This is, in a way, the glue that binds everything together in a personality. It’s how we make sense of all of our past experiences and current position in the world, and decide how they feed into our sense of self. It’s also where cultural identity intersects with psychological identity, encompassing how we – whether knowingly or not – bind our dispositional and motivational traits with our social, political, ideological and economic environment, cultural heritage, formal education and expectations of our gender role. In other, less convoluted, words – how external factors beyond our control shape who and what we define ourselves to be.
For a hero – or any other character, really – this is where their backstory, setting and relationships will inform and shape their personality.
Putting it all together
Putting these three qualities together provides a blueprint for personality, and suggests that authors should work out from a character’s core when they create it. You could even parse it as a three-step process:
- How does this character approach the world?
- Knowing this, what does this character want out of life and from their immediate situation?
- Knowing that, how does a character need to perceive the world to cope with their everyday life, history, and/or new events?
You might decide a character is particularly depressive, for instance, and that their main motivation is to be left alone. With these elements of personality established, it makes sense for your character to eschew interpersonal interaction as unnecessary or false – it’s not something they want or need, in fact they don’t want it, so their personal narrative is likely to dismiss it.Your character’s personality starts deep, but it’s also forged from their choices.Click To Tweet
You might create a hedonistic character, concerned with satiating their vices. Their personal narrative – the story they tell themselves about the world – therefore needs to excuse excess, whether it’s by denying a moral framework that would forbid it, or else embracing that moral framework and tying their hedonism into an ingrained self-loathing.
There are many ways to construct a personality for your protagonist, but these three stages create a skeleton that will give later ideas a more definite fate. Maybe you want to write a kick-ass pacifist, or a pious bank robber; any combination of traits is possible, but they only become believable when they’re reconciled in a consistent personality.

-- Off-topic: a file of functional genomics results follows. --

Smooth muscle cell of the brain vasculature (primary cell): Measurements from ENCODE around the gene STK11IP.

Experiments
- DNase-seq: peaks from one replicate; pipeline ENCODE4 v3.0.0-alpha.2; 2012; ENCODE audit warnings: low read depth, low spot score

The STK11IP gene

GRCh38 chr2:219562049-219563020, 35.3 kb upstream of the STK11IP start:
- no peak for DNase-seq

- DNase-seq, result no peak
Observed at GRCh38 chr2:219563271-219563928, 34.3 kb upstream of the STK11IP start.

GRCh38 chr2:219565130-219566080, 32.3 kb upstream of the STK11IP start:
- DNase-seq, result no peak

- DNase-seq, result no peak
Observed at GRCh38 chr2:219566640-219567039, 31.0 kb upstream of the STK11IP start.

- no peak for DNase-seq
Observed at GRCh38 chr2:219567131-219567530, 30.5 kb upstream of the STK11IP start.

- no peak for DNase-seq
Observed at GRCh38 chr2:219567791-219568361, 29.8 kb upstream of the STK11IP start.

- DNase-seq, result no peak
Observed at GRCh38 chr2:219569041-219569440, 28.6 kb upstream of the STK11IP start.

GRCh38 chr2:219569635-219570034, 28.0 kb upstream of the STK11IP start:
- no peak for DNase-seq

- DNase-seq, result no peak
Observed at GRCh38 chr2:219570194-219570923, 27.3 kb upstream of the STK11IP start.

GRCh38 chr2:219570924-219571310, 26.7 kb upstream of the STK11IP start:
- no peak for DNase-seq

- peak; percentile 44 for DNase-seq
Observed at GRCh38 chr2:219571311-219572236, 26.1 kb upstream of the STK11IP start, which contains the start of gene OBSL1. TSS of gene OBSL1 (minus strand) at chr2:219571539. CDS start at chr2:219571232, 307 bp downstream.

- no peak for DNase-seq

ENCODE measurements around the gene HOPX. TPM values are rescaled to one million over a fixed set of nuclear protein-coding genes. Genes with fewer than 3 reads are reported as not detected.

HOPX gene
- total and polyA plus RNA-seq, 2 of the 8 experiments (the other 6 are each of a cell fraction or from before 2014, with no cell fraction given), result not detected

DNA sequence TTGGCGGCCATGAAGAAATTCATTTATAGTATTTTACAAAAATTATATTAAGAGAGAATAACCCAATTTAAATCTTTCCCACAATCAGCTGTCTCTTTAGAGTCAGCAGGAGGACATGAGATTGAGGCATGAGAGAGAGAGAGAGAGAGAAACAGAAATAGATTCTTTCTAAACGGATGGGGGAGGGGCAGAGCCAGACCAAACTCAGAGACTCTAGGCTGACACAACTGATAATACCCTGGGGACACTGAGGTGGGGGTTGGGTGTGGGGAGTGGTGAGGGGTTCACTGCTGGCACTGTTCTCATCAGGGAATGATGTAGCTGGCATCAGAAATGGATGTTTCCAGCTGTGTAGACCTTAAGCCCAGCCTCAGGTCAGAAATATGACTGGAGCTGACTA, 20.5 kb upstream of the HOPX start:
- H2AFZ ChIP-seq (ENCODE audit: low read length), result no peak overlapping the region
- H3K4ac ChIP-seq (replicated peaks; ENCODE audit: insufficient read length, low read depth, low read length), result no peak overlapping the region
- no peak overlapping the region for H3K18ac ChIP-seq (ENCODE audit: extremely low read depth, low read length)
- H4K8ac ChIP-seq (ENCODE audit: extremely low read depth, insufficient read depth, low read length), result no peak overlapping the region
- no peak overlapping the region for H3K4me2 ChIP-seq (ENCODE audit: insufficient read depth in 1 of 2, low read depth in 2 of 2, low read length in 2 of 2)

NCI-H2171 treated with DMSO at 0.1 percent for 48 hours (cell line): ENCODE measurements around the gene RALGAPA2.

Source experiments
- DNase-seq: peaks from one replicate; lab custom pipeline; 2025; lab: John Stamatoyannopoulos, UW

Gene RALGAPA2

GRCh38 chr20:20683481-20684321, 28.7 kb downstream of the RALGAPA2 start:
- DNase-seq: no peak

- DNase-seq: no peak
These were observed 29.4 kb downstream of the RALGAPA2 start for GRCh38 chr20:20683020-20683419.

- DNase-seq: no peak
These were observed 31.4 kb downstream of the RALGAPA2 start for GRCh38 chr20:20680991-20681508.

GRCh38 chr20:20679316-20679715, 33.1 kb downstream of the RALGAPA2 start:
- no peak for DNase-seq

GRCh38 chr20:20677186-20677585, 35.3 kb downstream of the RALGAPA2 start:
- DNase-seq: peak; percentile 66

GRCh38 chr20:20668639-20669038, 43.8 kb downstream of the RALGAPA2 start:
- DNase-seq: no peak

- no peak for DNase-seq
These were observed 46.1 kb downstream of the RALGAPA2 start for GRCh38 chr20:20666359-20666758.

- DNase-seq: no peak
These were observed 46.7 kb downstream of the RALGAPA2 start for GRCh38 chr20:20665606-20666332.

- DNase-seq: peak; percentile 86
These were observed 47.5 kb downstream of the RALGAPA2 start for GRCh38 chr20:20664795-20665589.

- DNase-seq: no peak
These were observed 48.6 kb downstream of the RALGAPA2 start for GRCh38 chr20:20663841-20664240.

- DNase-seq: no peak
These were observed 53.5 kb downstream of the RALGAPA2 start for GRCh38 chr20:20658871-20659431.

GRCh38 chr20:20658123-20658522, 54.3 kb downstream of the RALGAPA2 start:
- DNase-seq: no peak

This is the framework for writing an effective personality, but there are also a couple of tricks to consider when deciding on who your hero will be.
Give your hero opinions
Tastes and opinions are the expression of personality, as well as an easy and direct way to convey it. Scatter them throughout your story, but only if they’re relevant or crop up naturally. Knowing if your hero prefers croutons on their salad, enjoys the feel of leather on their skin, or secretly binge-watches Keeping Up With The Kardashians adds color, but don’t crowbar this information in if there’s no space.
You hero should share traits with your antagonist
The classic hero/villain dynamic is ‘two sides of the same coin’. As we covered in The Two Secrets To Writing A First Rate Villain, your villain should offer a dark reflection of what your hero could become if they strayed from their righteous path, and as such, should share some of your hero’s worst traits.
In Pride and Prejudice, heroine Elizabeth tends to judge people too quickly, which is unfortunate for Mr. Darcy – her antagonist-turned-love-interest – who tends to make very poor first impressions. In the Harry Potter series, Harry and Voldemort are shown to be constant parallels of one another; both nearly ending up in the same Hogwarts house, sharing the same wand cores, and both sharing the rare Parseltongue ability and some considerable anger control problems. This connection comes to a head during the climax of Harry Potter And The Order Of The Phoenix, when Harry is able to focus on their fundamental differences and purge Voldemort from his body.
A great personality
In the end, a well-considered personality will pay your hard work back tenfold. It’s the bedrock of believable character interactions, realistic dialogue, and your reader’s sense that they understand (even own) the characters you’re portraying.
To take an even deeper dive into what makes a character engaging, check out The Dos and Don’ts Of Writing Smart Characters and Writing Funny Characters That Actually Make People Laugh. You should also try Get To Know Your Characters Better With This Novel Device for a surprising way to explore what makes a character special. Do you have more suggested tips for forging a strong personality? Let me know in the comments.